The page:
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How I’m Voting: In This High-Stakes Branding Contest, I’m Picking Obama

As Election Day, November 6, approaches, we asked some event industry professionals to explain how they’re deciding which presidential candidate will win their vote.

I’m Patrick Garrigan, and I’m a political junkie.

For about 16 months before we vote we are treated to the most incredible reality TV show ever crafted, featuring entertainment with all the drama of a Real Housewives reunion special: “Obama is an elitist! He eats arugula, an inherently elitist green!” “Mitt will strap Fido to the roof of his car, and drive it off a fiscal cliff of some sort!” It’s very bold.

Look at the ratings to see that we’re all hungry to consume every morsel of this seasonal theater. As someone in the event business, I have to hand it to the campaigns—through indirect collaboration with CNN, Fox News, and MSNBC—they provide folks like myself with a graduate-level course in branding, messaging, event production, and more often then not these days, high-stakes PR damage control.

As a debate-watching, political-tweeting, poll-watching member of the electorate, I have weighed the options over the past few months and opt to give our current president another four years.

Why am I going to vote for Obama? Trickle down economics don’t work. I don’t mind paying taxes for necessary services, and I believe in a country where your parents having or not having money does not predicate what your opportunities are.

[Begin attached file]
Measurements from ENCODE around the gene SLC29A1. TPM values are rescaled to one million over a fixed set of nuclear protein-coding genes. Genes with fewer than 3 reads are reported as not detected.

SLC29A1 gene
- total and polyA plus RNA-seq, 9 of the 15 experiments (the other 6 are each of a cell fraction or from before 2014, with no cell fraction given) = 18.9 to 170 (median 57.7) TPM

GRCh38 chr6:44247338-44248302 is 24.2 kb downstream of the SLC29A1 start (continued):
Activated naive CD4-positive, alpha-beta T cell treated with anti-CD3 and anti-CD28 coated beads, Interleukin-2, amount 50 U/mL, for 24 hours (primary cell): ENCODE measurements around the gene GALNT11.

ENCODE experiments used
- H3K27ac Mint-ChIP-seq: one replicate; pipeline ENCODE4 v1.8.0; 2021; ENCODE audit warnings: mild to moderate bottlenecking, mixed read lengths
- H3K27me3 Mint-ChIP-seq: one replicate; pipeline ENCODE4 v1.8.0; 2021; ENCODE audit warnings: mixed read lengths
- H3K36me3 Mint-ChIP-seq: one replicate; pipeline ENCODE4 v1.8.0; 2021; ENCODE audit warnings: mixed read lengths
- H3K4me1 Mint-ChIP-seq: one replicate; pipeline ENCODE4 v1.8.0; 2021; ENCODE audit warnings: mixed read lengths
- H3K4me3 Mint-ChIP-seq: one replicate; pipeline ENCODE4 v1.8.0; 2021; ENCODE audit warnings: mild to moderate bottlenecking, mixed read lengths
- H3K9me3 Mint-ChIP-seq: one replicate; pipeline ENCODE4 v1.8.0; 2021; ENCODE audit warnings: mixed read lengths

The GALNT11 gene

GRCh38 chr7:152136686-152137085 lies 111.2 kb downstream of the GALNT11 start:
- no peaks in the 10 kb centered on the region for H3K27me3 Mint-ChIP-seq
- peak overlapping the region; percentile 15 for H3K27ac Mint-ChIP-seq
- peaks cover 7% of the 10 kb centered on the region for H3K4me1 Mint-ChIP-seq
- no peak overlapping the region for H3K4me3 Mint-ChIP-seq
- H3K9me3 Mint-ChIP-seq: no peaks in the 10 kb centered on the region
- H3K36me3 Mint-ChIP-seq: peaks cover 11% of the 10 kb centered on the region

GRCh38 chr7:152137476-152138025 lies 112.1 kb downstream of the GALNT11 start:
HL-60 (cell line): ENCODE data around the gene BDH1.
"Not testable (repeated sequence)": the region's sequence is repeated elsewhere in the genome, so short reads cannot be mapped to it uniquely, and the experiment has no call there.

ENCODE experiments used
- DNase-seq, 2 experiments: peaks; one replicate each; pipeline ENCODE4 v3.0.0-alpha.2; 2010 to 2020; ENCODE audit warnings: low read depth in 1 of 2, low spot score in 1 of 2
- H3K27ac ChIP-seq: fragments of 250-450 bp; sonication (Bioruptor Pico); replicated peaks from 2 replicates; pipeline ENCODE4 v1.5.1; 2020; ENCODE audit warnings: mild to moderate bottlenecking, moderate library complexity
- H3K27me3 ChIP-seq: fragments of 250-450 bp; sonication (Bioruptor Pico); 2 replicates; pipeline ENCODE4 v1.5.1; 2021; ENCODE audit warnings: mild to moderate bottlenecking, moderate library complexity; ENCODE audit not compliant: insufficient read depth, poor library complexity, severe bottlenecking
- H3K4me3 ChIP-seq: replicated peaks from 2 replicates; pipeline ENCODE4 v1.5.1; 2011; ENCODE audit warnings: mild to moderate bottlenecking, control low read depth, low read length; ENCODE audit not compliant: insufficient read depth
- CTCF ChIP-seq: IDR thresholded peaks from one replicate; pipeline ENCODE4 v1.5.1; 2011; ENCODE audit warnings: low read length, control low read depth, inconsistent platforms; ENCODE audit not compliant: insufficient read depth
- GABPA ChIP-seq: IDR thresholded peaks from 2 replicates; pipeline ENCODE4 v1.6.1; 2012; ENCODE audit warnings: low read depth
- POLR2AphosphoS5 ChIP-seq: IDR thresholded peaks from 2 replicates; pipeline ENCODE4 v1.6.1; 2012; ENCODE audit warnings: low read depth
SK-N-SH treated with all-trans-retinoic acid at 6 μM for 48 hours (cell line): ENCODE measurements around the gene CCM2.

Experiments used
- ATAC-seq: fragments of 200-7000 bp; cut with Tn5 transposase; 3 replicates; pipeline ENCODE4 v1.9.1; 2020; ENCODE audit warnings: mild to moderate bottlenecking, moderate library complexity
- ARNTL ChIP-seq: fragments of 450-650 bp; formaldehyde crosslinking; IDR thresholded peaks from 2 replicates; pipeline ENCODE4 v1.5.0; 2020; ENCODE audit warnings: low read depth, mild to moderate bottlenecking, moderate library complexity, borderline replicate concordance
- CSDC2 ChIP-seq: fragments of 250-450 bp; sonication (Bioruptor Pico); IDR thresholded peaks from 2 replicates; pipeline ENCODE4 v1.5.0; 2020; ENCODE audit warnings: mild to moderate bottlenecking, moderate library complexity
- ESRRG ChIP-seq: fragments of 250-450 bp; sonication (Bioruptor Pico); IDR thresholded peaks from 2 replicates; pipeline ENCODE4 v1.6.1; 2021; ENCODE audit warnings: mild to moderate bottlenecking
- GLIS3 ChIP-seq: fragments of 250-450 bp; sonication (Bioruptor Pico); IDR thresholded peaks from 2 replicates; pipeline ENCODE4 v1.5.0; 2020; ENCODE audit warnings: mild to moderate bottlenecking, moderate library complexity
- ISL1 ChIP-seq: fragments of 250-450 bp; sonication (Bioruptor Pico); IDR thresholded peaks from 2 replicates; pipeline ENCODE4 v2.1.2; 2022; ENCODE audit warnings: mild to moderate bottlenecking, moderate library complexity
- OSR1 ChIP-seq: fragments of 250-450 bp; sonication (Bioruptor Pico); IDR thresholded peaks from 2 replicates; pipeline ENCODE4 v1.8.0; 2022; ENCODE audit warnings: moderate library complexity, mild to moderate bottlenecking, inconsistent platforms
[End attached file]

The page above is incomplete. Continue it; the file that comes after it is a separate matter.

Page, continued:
America is at its best when there’s opportunity for new consumers to purchase products and build communities. In turn, this shapes the future of technology, finance, and culture. Combined with the fact that increased opportunity brings more diverse and creative voices to the table, it all just makes sense.

Is Obama a perfect pick? No, but there isn’t a Clinton on the ballot this year so I’ll have to make an informed, albeit slightly less impassioned selection. While I have made up my mind regarding who I’ll vote for, I continue to watch the debates and the campaign trail very closely. There is no higher-stakes game than the one that decides who will be the next president of our country. 

With so much on the line, there are bound to be some revolutionary and transferable tactics implemented which can be used to inform my work and that of the events industry as a whole.

Patrick Garrigan is vice president at Michael Alan Group, a nontraditional events and production company based in New York.

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